“Everyone has a story. Can you tell yours in six words?”
That’s the question posed by Smith Magazine on their website:
They can be funny, sad, shocking, wistful…anything, really. You name it.
Some of the examples posted are:
Dating others to get over you. – Eliza_Shevitz
Every story begins with “that boy…” – readwriteknit
Sounds like the way banana tastes – mhenry
Everything needs recharging, phone, iPod, me. – happy_nel
We just ordered the new book, I Can’t Keep My Own Secrets: Six-word Memoirs by Teens Famous & Obscure which collects almost six-word memoirs. The editors of the collection found that some of the most poignant entries were coming from teens-and so this newest collection is entirely by and for those smart, sassy, and angst-filled truth tellers.
If you’d like to try your hand at writing your mini-memoir, go to the website and submit!
Archive for August 20, 2009
“Everyone has a story. Can you tell yours in six words?”
This was a random find, but I found something cool on the awesome online marketplace for handmade goods known as Etsy:
Check out these bad boys from Etsy seller GeekyGlass:
The original listing for the Twilight stained glass panel can be linked to here and can be yours for a bargain price of $190.00!
By the way, if you haven’t heard of Etsy, it’s a craft lover’s dream website. The Etsy motto is is to “Buy, Sell, and Live Handmade,” which in these economic times is a good way to find interesting (and sometimes cheaper) handmade goods online. Check it out!
We want you!
We need input for library programs, website content and more!
Help pick books, graphic novels and multimedia for our collection
No registration required,
just drop in!
Refreshments will be served
All teens welcome
Grades 6 and up
Meetings planned for the following dates at 7:00:
Monday, August 31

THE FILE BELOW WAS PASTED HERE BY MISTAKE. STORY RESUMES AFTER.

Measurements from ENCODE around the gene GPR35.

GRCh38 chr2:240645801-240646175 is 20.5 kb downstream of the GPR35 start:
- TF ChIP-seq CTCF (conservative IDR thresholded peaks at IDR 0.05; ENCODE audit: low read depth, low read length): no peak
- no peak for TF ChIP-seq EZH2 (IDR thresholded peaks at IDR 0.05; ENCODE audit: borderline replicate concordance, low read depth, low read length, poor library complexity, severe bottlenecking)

Thursday, September 24
Thursday, October 22
Monday, November 30
For information about our meetings, stop by TeenSpace or e-mail Sharon Long, Teen Services Librarian, at firstname.lastname@example.org
That was supposed to sound menacing, was it? Anyway, this summer I kept statistics to keep track of the most popular teen fiction books read over the summer. The top books were not too surprising, to me at least, but here they are:
Harry Potter and the Deathly Hollows
The Last Olympian
Among the Hidden
I did my own summer reading, and here were the books I found the most enjoyable:
Along for the Ride by Sarah Dessen
This was a breezy summer story about belonging to a family, finding oneself, summer love and enduring friendships. The main character, Auden, was initially awkward and not very likable, but grows to become someone you will want to root for as she sorts her issues out. She was invited to spend the summer at her father’s house with his new wife and baby, to serve as a babysitter and helper (at least that was her father’s view) and to relax and get away from her overbearingly intellectual and judgmental mother. Along the way she overcomes her fears about who she is meant to be, learns how to be a true friend and opens herself to life experiences – good, bad and ugly.